5-star Ratings, Canada Geese, and Diet Dr. Pepper
I've been reading a book called "The Anthropocene Review" by John Green. You may know John for his wonderful novels: "Turtles all the way Down" and "The Fault in our Stars". In the beginning of this book John talks about the history of the 5-star review, a relatively new phenomenon largely due to Amazon. In reading this book, I don't think John is a big fan. He and his brother like to cruise the Amazon website for some of the more outrageous reviews. For instance, someone gave The Badlands of South Dakota just 1 star. Why? "Not enough mountain!" One of John's books was made into a movie and in the movie, there is a simple bench that appears in one or two scenes. In scouring the internet, his brother found over 100 reviews of, get this, the bench! One gave it 3 stars. Why not 5? "It's just a bench"!
On his podcast with the same name, John pokes fun of our obsession to put everything into a 5-star rating system by writing some reviews of his own...done with a gentle peppering of sarcasm. Two of my favorites are his review of the Canada goose, and diet Dr. Pepper. You can listen to them on here, on this podcast. Each is about 6 minutes long, but incredibly interesting. For instance, did you know that the Canada goose (not Canadian) was almost extinct in the early 20th century? And that Dr. Pepper is made of combining 24 different flavors of soda?
What I think John is getting at is that this new obsession to "rate" everything, in some ways gets in the way of actually living and experiencing life. When we are rating it, or videoing it, or vlogging it, we, in some ways, aren't really living it. When Jesus came by the Sea of Galilee and invited James and John to come follow him, they didn't have an app to check his ratings...they learned instead by following...by using their feet and hands and heart and actually doing it.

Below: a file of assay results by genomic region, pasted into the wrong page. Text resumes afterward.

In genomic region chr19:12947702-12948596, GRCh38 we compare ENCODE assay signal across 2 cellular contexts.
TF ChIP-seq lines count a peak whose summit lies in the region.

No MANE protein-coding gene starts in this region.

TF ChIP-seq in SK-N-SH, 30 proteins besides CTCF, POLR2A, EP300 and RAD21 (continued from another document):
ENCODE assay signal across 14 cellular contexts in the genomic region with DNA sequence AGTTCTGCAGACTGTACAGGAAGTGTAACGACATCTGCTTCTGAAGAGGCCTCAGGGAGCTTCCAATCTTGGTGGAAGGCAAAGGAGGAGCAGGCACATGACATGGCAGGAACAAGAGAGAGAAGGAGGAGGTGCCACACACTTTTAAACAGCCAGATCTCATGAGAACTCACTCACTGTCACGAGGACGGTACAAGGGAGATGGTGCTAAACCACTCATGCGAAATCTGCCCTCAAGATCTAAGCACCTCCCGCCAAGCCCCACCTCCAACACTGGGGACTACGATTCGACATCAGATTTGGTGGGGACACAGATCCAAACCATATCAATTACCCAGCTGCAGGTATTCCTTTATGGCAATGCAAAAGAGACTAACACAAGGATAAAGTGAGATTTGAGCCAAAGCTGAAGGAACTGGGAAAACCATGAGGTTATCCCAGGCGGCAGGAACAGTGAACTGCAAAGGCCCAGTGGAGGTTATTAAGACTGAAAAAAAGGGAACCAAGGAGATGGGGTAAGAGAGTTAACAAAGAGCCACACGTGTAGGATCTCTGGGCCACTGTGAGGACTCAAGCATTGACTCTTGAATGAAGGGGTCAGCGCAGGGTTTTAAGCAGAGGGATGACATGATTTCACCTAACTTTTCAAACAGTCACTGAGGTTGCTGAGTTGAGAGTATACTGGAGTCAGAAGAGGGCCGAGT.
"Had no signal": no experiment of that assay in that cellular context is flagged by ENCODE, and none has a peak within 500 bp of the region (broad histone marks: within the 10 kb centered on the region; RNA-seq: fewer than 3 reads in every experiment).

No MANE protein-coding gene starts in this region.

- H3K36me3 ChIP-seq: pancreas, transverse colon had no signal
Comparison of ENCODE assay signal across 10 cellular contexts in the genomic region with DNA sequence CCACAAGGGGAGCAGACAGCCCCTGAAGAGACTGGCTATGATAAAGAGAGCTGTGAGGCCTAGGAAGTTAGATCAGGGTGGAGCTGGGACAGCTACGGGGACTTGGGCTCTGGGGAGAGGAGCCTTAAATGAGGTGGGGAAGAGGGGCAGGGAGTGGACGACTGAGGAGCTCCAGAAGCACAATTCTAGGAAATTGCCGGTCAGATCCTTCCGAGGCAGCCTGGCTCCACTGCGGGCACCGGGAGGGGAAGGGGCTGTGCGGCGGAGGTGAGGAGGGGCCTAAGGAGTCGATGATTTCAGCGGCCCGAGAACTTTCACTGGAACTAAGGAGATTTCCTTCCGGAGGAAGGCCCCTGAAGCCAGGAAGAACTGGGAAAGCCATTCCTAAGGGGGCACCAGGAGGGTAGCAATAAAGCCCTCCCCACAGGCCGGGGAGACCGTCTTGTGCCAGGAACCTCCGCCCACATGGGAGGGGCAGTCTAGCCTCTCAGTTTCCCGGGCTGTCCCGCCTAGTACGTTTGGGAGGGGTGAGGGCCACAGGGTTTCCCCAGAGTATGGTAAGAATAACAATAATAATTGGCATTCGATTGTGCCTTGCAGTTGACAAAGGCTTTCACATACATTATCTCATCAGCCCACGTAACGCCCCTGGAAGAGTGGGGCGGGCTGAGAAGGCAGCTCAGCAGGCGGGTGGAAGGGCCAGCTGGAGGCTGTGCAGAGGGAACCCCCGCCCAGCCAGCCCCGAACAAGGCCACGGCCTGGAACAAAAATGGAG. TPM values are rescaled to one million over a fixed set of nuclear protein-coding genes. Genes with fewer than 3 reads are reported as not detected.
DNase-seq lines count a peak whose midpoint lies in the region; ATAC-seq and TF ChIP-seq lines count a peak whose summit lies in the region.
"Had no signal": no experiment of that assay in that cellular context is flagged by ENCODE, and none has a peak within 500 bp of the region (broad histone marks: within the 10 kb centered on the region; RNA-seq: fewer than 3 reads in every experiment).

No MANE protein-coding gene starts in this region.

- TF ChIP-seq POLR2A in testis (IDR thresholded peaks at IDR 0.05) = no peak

In the intro to this book, John shares this: "At the end of his life, the great picture book author and illustrator Maurice Sendak said on the NPR show Fresh Air, ‘I cry a lot because I miss people. I cry a lot because they die, and I can't stop them. They leave me, and I love them more." He said, "I'm finding out as I'm aging that I'm in love with the world." Green goes on to reflect upon Sendak's wisdom:
It has taken me all my life up to now to fall in love with the world, but I've started to feel it the last couple of years. To fall in love with the world isn't to ignore or overlook suffering, both human and otherwise. For me anyway, to fall in love with the world is to look up at the night sky and feel your mind swim before the beauty and the distance of the stars. It is to hold your children while they cry, to watch as the sycamore tree’s leaf out in June. When my breastbone starts to hurt, and my throat tightens, and tears well in my eyes, I want to look away from feeling. I want to deflect with irony, or anything else that will keep me from feeling directly. We all know how loving ends. But I want to fall in love with the world anyway, to let it crack me open. I want to feel what there is to feel while I am here. Sendak ended that interview with the last words he ever said in public: "Live your life. Live your life. Live your life." Here is my attempt to do so.
In the Christian year the new year begins not on January 1st, but on the first Sunday of Advent… November 28th this year. As we enter this new year, I wonder what our lives might be like if we put away our 5-star ratings, our public opinion polls, and our obsessive need for "critical review", and instead spent our time paying attention to the child crying in our arms, and the sycamore tree leafing out in June? What would happen if we stopped pointing our finger at and comparing everybody else's lives and things, and, instead, vowed to live, to follow the Christ in our heart? What would happen if we decided to live our life fully present to both the joys and sorrows that come our way.
And so, I start with the earliest new year’s resolution I’ve ever made: "This year I vow to live my life; to pay attention to what I pay attention to."
Your pastor and friend, giving this one a 3.7 (oops), Brook